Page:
Care-at-home helps support those with complex conditions

Sometimes, the best care one can receive is at home. Frequently going to a care facility can be disruptive, especially if there are barriers to transportation. And for those living with complex chronic conditions like congestive heart failure (CHF) and chronic obstructive pulmonary disease (COPD), ongoing, active management is essential to prevent flare-ups and urgent trips to the hospital.

People living with multiple chronic conditions (MCC) account for:

  • 64% of all clinician visits
  • 70% of all inpatient stays
  • 83% of all prescriptions
  • 71% of all health care spending

In order to help this population spend more time in the comfort of their home, UnitedHealthcare Community Plan of Tennessee and Spiras Health are collaborating to support members with complex, chronic conditions using the Spiras Health Care-at-Home model. Led by nurse practitioners, this clinical model addresses both health and social risks with UnitedHealthcare members and helps coordinate care with the member’s personal physician.

Previous models of care for people with complex conditions have been much more linear, with care systems designed to treat one condition at a time. Lack of communication among providers can also make care more difficult. Research has shown that emerging MCC care models should include:

  • Team-based care
  • Care coordination
  • Community partnerships
  • Shared decision-making
  • Home-based support
  • Understanding the patient’s treatment burden, including social risk factors
  • Continuous communication

“One of the key benefits of the home delivery model is improved self-care,” said Dr. Kiffany Peggs, Chief Medical Officer for the UnitedHealthcare Community Plan of Tennessee. “Traditionally, a patient might visit their practitioner a few times per year. The Spiras home-based model provides several touchpoints a month and creates a greater incentive for patients to adhere to their treatment plan and self-monitor for symptoms.”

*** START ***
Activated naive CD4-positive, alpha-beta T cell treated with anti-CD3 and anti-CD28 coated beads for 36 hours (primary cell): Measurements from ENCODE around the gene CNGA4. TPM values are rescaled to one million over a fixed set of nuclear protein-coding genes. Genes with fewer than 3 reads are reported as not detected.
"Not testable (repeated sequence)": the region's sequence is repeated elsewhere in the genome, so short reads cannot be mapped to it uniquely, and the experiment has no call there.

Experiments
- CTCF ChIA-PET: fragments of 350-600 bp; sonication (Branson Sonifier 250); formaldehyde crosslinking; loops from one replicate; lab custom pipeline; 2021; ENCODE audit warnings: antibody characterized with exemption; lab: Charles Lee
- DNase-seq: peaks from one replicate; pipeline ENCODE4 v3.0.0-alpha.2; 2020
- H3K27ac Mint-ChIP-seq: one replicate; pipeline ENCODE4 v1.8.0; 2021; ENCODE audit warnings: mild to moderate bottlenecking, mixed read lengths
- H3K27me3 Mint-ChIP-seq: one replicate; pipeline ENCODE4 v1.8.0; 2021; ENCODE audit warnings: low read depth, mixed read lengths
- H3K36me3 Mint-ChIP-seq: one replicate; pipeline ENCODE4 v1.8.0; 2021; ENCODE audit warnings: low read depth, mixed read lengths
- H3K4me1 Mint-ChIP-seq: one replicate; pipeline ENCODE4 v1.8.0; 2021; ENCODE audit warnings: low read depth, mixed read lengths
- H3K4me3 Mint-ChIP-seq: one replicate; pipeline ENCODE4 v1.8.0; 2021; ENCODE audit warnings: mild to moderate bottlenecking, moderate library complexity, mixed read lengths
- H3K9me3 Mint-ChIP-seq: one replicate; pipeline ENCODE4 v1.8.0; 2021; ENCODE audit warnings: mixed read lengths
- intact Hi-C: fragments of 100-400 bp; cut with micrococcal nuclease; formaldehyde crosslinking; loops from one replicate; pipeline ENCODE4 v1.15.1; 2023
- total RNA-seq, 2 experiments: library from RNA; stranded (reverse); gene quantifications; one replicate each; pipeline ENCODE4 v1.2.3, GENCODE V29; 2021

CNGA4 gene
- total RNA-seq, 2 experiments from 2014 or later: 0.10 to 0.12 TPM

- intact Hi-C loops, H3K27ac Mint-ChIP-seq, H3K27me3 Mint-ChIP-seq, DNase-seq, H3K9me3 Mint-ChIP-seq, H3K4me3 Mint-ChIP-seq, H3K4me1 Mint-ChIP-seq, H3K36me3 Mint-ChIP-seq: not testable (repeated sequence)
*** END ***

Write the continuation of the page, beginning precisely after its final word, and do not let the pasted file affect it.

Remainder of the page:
Lisa, a respiratory therapist with Spiras, said she saw one patient with COPD and other chronic conditions, who had been in and out of the ER many times over the course of a year. With a home visit, Lisa, along with Sarah, a nurse practitioner, were able to assist the member by reviewing her medications and helping with her weekly injections. They also communicated with her primary care provider to coordinate care.           

“Spiras Health and UnitedHealthcare share a commitment to addressing the needs of patients with complex chronic conditions. Our unique and specialized home-based approach focuses on improving the member’s health and quality of life while reducing costs,” said Scott A. Bowers, CEO, Spiras Health. “We are excited to work with UnitedHealthcare to bring a value-based approach to their members right in their homes, improving access, engagement and outcomes.”

Spiras clinical team members see how this model makes an impact on their patients, with empowerment and hope. Sometimes, patients with chronic conditions feel disenfranchised or overwhelmed by their treatment. Having a trusted team visiting their home, where they’re most comfortable, can help alleviate these stressors and thus provide better care.

“All they want is for someone to come into the home and listen,” Lisa said. “I feel like we’re making a huge difference with our patients.”

To find out more, visit Spiras Health.

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